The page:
The Poker Club (2009)
The Poker Club (2009)

Genre: Thriller Running Time: 1 hr. 22 min.

Release Date: April 3rd, 2009 MPAA Rating: R

Director: Tim McCann Actors: Johnathon Schaech, Johnny Messner, Loren Dean, Lori Heuring, Michael Risley, Jana Kramer, Judy Reyes




gritty, brutal little noir thriller, “The Poker Club” succeeds with a capable script and convincing performances. The story does slow at times, but once viewers realize the scope of the mystery, any lull only gives a few more seconds to try and guess the next clever twist. The film provides a prime example of how a solid story, interesting characters, and a little creativity can overcome the hindrances of a low budget.

Four friends meet once a week to play cards and revel in the freedom of their exclusive, rowdy social gatherings. Neil (Michael Risley), a biology teacher with a drug problem, Aaron (Johnathon Schaech), a mild-mannered father in a strained marriage, Curtis (Loren Dean), an ambitious firm worker, and Bill (Johnny Messner), an angst-ridden former baseball player, all find solace in their ritual poker nights. But disaster strikes when the group discovers a burglar in the house and accidentally kills the intruder. In a panic, they attempt to hide what they’ve done, but their situation soon spirals out of control as their crime, and their secrets, begin to surface.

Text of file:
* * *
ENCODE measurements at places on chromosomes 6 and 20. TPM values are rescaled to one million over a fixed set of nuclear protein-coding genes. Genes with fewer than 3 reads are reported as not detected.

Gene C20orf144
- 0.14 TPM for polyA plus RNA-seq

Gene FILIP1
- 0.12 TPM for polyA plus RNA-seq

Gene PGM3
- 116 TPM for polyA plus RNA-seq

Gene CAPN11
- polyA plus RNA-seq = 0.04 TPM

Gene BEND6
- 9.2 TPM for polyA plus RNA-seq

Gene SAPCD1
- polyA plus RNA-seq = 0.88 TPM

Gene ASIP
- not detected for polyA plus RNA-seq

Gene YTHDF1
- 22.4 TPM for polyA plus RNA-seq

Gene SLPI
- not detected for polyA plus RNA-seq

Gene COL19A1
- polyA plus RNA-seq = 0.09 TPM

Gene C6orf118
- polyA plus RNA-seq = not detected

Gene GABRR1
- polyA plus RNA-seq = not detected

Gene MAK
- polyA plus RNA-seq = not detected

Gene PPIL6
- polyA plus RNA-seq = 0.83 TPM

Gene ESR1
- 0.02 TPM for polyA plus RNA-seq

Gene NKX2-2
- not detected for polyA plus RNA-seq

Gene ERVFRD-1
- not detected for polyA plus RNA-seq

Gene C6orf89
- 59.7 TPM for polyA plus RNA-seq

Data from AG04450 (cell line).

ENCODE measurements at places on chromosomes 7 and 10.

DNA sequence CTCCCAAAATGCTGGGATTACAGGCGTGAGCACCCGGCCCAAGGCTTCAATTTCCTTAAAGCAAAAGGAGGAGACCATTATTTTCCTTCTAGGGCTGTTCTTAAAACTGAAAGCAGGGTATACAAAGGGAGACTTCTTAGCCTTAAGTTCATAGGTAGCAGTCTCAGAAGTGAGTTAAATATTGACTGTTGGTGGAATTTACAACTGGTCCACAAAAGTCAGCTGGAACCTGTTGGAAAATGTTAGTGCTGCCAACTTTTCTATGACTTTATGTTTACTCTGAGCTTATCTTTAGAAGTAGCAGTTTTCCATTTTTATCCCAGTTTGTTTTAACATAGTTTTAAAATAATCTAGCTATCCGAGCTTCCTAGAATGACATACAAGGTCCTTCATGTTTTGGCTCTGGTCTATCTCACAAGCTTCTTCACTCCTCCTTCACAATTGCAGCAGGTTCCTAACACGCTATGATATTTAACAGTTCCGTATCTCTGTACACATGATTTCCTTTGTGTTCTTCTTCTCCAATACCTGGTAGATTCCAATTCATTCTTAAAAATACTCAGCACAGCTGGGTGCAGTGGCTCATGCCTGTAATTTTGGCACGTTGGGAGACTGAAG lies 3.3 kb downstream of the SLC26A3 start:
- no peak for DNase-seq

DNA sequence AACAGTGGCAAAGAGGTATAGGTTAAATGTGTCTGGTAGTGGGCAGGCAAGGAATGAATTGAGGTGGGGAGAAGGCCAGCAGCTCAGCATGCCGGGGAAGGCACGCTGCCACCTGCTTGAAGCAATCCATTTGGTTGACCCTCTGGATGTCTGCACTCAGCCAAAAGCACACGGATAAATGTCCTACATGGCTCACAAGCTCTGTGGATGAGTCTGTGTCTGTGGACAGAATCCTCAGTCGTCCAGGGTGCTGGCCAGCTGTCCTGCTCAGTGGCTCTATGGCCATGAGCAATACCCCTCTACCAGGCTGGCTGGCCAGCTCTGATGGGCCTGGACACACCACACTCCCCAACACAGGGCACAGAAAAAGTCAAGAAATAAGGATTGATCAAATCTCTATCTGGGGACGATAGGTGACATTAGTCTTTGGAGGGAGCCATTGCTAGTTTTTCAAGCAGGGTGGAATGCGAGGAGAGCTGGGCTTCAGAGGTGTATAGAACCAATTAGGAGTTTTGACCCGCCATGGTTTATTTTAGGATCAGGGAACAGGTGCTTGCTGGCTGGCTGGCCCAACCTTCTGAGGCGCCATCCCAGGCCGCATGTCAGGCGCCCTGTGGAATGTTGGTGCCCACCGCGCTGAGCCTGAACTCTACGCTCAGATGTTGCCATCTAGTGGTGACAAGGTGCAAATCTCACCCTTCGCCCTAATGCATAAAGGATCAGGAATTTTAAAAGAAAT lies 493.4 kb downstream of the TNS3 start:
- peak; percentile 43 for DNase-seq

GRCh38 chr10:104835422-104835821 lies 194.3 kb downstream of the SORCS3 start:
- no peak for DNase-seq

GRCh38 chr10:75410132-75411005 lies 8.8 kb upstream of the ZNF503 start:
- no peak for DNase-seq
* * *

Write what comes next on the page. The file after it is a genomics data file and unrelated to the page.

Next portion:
Resourcefully based on a novel that requires very few sets and can accommodate a low-budget filmmaker’s passion for thrillers, “The Poker Club” offers as many twists and turns as it does genuine suspense. The moments that attempt white-knuckle intensity almost always succeed, amplifying the brash decisions and irrational ideas of the doomed protagonist, all arising from unfortunate ignorance. With the by-the-books cinematography, generic noir atmosphere, safe editing, and impressively flashy opening title sequence, there’s a definite independent film feel permeating the ante-upping plot progression and superb acting by lead star Johnathon Schaech.

There are four easily identifiable, opposing, and distinct personalities at work within the members of the club itself that offer the means for the necessary paranoid, regretful, insincere, and panicked character emotions that build each persona beyond paper-thin murder-mystery prototypes. Perhaps the most interesting aspect comes from a moment in the middle of the film, when one of the characters predicts a theory about the murderer – the exact idea going through the mind of the audience. Rarely does a film acknowledge the intelligence of the viewer so keenly, willingly allowing the roles to think what they should be thinking, and not wandering off on red-herring tangents for the sake of providing unsuspecting victims. Even if occasional scenes are a bit plodding, it is a grand achievement for “The Poker Club” to be made with a budget of under $1 million and play this well.

– The Massie Twins

  • 6/10